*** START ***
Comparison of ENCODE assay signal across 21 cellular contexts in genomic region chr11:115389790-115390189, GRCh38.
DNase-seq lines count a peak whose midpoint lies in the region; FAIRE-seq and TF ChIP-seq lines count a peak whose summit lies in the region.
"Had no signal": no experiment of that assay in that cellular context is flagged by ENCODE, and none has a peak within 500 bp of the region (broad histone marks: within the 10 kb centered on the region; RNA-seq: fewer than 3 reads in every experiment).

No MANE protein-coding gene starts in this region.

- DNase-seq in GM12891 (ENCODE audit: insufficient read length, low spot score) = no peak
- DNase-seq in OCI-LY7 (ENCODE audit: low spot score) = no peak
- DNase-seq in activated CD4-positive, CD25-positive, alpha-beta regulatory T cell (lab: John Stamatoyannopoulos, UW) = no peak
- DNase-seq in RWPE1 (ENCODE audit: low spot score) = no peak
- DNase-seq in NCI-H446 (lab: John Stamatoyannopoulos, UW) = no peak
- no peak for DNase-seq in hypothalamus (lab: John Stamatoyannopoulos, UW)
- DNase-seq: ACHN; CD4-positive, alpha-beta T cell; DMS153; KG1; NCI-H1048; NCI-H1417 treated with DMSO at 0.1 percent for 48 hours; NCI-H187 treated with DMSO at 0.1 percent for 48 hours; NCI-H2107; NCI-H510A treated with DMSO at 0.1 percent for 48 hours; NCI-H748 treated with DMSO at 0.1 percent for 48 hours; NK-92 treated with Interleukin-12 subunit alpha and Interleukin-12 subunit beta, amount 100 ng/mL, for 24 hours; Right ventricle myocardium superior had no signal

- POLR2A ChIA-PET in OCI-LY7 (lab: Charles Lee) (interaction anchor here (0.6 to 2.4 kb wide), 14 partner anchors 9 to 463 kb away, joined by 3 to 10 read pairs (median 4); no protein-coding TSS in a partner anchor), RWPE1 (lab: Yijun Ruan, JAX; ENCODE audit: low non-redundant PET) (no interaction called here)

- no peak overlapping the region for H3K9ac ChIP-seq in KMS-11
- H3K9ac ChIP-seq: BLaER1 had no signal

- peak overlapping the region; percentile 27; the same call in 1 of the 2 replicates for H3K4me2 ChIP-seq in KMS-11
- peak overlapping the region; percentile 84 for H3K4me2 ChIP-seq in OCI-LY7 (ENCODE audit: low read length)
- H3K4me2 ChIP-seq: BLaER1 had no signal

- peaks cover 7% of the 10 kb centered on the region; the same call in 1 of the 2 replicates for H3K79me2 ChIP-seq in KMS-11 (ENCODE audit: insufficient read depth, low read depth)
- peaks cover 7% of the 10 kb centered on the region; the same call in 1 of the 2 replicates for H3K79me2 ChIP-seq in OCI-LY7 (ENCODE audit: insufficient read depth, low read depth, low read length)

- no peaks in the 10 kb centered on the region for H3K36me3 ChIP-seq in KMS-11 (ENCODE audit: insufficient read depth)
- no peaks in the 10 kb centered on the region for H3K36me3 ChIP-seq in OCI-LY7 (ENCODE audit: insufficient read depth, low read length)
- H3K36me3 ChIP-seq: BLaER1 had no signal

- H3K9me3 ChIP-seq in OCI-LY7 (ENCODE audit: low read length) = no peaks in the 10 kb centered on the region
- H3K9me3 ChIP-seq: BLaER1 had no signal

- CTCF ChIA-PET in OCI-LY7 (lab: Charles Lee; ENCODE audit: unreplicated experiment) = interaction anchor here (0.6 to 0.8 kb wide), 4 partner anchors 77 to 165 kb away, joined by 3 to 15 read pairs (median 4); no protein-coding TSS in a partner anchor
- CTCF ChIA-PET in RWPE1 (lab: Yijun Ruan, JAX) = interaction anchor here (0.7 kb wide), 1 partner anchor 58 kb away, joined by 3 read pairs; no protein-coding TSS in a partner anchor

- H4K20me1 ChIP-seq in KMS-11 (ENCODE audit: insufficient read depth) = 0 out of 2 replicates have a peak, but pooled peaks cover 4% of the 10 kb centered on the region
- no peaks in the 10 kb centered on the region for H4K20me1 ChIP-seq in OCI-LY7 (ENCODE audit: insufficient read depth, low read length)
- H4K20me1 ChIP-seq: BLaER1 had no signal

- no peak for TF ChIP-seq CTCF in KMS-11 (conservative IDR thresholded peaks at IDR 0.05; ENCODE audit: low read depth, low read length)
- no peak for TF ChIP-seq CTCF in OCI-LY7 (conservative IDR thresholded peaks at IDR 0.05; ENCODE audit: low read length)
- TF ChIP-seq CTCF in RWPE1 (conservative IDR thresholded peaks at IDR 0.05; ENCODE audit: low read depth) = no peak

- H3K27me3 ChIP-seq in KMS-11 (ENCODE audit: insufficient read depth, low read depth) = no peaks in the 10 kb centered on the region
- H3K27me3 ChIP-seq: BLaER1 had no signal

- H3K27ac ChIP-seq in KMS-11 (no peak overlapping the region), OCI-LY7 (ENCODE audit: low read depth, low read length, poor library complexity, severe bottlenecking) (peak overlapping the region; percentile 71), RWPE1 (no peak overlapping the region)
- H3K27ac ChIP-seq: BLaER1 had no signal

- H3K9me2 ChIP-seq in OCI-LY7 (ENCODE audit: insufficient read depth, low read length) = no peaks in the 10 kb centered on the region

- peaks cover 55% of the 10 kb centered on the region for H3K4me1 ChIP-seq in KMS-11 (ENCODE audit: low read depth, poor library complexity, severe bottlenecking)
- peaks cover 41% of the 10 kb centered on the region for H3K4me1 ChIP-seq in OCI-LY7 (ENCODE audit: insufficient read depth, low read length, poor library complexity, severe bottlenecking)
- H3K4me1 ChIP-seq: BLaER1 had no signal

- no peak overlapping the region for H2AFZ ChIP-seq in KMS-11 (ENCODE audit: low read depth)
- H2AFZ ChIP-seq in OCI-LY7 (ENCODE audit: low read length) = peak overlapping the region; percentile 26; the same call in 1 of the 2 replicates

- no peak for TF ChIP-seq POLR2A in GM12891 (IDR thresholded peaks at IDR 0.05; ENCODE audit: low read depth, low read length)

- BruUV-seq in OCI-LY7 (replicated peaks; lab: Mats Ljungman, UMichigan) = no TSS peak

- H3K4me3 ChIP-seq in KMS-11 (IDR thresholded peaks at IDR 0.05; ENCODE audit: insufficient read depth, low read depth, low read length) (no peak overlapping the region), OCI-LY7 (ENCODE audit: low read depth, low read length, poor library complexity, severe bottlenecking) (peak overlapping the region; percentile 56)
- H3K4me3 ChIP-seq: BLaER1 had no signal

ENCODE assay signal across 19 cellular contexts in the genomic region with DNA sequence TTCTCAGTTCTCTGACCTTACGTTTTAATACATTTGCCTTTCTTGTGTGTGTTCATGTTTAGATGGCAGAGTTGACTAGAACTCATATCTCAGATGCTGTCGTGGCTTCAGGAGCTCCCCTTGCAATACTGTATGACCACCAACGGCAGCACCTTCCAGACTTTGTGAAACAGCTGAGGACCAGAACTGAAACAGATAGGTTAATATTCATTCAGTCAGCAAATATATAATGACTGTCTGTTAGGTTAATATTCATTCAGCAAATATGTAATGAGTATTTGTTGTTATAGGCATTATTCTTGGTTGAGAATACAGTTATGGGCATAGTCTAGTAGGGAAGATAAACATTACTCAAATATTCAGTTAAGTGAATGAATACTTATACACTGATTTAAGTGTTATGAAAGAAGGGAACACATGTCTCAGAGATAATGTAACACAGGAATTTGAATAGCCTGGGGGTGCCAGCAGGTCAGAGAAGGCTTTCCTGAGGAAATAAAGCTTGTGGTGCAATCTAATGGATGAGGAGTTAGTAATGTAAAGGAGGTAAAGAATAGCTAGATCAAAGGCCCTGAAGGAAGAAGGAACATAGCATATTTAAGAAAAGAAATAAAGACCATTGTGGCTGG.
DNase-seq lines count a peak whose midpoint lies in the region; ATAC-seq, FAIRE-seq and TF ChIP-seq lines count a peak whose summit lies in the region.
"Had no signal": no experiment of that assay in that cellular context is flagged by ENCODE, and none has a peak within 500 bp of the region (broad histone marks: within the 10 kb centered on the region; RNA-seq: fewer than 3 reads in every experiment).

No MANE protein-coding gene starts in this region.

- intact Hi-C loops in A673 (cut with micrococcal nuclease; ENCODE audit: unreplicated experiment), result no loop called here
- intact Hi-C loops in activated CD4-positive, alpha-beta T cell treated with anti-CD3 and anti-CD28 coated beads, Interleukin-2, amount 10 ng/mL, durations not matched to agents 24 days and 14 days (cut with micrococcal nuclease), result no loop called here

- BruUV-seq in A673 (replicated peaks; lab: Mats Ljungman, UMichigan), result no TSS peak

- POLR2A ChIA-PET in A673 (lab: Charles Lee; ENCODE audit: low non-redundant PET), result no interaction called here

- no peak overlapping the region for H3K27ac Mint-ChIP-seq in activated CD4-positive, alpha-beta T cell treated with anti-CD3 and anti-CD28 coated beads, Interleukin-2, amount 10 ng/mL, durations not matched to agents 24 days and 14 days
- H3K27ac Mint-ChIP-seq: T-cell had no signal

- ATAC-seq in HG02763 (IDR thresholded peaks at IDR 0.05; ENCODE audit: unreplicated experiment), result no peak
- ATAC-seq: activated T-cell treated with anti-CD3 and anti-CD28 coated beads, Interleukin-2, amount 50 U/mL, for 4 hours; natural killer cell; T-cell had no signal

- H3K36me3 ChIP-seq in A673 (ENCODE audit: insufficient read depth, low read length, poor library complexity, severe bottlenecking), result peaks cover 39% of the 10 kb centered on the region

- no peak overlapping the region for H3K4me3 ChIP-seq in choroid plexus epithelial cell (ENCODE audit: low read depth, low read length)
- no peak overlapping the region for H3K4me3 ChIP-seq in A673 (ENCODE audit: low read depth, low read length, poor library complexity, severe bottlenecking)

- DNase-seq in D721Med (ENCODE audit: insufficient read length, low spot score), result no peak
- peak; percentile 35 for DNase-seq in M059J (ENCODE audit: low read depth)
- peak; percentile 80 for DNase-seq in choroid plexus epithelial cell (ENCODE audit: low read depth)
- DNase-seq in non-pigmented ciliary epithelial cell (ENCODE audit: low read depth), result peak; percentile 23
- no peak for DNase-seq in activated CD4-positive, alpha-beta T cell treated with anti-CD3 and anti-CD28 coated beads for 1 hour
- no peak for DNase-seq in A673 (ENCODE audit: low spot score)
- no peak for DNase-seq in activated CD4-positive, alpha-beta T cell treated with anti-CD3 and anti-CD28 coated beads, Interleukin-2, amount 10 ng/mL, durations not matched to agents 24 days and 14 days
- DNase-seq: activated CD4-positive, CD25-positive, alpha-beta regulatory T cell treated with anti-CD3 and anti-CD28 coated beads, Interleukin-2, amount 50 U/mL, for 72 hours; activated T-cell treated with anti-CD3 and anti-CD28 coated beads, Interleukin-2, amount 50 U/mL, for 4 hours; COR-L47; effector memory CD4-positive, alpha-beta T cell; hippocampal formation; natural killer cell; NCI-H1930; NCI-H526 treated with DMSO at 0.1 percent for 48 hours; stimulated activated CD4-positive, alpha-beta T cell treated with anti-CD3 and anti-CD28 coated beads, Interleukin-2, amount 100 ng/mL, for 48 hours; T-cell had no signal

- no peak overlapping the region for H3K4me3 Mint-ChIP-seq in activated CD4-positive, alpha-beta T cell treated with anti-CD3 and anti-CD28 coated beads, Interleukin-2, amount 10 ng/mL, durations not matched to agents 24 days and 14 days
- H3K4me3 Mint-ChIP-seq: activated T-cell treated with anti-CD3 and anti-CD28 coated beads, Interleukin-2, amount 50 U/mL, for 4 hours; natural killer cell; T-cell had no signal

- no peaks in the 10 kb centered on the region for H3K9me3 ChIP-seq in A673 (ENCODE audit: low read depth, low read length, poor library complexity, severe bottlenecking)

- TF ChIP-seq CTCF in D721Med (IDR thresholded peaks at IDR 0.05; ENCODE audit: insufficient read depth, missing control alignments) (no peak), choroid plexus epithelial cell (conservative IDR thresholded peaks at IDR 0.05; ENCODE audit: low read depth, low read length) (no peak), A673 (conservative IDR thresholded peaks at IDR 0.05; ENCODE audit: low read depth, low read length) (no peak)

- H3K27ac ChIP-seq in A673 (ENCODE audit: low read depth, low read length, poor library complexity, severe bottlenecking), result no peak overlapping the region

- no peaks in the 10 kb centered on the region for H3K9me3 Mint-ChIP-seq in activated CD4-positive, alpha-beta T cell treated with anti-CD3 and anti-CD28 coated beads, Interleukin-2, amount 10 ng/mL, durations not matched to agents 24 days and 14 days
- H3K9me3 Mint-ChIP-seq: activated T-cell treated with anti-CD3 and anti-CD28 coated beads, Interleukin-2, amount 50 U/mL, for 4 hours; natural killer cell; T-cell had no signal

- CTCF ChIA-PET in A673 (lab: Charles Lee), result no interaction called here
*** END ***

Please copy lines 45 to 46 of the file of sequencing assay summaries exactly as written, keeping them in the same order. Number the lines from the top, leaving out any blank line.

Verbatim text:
- H3K4me3 ChIP-seq in KMS-11 (IDR thresholded peaks at IDR 0.05; ENCODE audit: insufficient read depth, low read depth, low read length) (no peak overlapping the region), OCI-LY7 (ENCODE audit: low read depth, low read length, poor library complexity, severe bottlenecking) (peak overlapping the region; percentile 56)
- H3K4me3 ChIP-seq: BLaER1 had no signal